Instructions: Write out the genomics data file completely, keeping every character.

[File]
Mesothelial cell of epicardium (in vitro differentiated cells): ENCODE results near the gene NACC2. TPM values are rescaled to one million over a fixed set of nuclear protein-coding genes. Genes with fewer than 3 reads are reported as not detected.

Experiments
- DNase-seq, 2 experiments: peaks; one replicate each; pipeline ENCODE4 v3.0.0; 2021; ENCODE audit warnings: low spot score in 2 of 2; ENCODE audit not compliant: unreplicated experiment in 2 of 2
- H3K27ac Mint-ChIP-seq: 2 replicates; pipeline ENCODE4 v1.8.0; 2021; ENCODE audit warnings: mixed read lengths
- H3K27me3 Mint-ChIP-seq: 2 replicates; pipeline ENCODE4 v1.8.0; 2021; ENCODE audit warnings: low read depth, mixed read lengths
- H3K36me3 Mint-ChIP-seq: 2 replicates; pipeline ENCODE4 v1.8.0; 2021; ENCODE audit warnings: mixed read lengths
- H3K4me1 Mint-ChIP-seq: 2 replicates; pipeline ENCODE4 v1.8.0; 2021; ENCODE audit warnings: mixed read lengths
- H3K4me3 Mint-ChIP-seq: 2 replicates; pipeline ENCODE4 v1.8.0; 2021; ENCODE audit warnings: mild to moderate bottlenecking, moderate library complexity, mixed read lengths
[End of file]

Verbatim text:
Mesothelial cell of epicardium (in vitro differentiated cells): ENCODE results near the gene NACC2. TPM values are rescaled to one million over a fixed set of nuclear protein-coding genes. Genes with fewer than 3 reads are reported as not detected.

Experiments
- DNase-seq, 2 experiments: peaks; one replicate each; pipeline ENCODE4 v3.0.0; 2021; ENCODE audit warnings: low spot score in 2 of 2; ENCODE audit not compliant: unreplicated experiment in 2 of 2
- H3K27ac Mint-ChIP-seq: 2 replicates; pipeline ENCODE4 v1.8.0; 2021; ENCODE audit warnings: mixed read lengths
- H3K27me3 Mint-ChIP-seq: 2 replicates; pipeline ENCODE4 v1.8.0; 2021; ENCODE audit warnings: low read depth, mixed read lengths
- H3K36me3 Mint-ChIP-seq: 2 replicates; pipeline ENCODE4 v1.8.0; 2021; ENCODE audit warnings: mixed read lengths
- H3K4me1 Mint-ChIP-seq: 2 replicates; pipeline ENCODE4 v1.8.0; 2021; ENCODE audit warnings: mixed read lengths
- H3K4me3 Mint-ChIP-seq: 2 replicates; pipeline ENCODE4 v1.8.0; 2021; ENCODE audit warnings: mild to moderate bottlenecking, moderate library complexity, mixed read lengths